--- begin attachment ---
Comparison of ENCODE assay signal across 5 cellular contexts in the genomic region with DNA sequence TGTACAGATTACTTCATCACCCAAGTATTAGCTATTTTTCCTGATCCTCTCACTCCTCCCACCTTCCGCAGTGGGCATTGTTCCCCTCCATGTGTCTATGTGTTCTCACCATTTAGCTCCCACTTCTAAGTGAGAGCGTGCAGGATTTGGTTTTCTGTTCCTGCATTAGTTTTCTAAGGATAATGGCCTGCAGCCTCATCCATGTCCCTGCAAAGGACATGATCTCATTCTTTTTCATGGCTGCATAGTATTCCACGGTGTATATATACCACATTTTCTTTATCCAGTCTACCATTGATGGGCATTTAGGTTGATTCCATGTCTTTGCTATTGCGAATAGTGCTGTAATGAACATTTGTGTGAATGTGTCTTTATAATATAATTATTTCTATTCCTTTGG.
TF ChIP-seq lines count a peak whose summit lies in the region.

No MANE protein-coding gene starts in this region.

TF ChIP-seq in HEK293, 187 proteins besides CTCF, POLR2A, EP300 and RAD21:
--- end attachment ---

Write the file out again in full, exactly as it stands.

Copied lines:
Comparison of ENCODE assay signal across 5 cellular contexts in the genomic region with DNA sequence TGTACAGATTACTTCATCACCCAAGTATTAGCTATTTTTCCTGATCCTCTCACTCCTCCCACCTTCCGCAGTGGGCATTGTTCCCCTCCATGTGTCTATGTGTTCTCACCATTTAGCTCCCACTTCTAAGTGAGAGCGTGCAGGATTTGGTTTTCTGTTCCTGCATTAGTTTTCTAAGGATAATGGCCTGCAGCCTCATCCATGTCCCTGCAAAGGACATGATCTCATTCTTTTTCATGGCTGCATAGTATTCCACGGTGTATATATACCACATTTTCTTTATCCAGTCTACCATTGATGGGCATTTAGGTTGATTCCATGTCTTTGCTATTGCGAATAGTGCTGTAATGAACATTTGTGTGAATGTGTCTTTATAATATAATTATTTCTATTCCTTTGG.
TF ChIP-seq lines count a peak whose summit lies in the region.

No MANE protein-coding gene starts in this region.

TF ChIP-seq in HEK293, 187 proteins besides CTCF, POLR2A, EP300 and RAD21: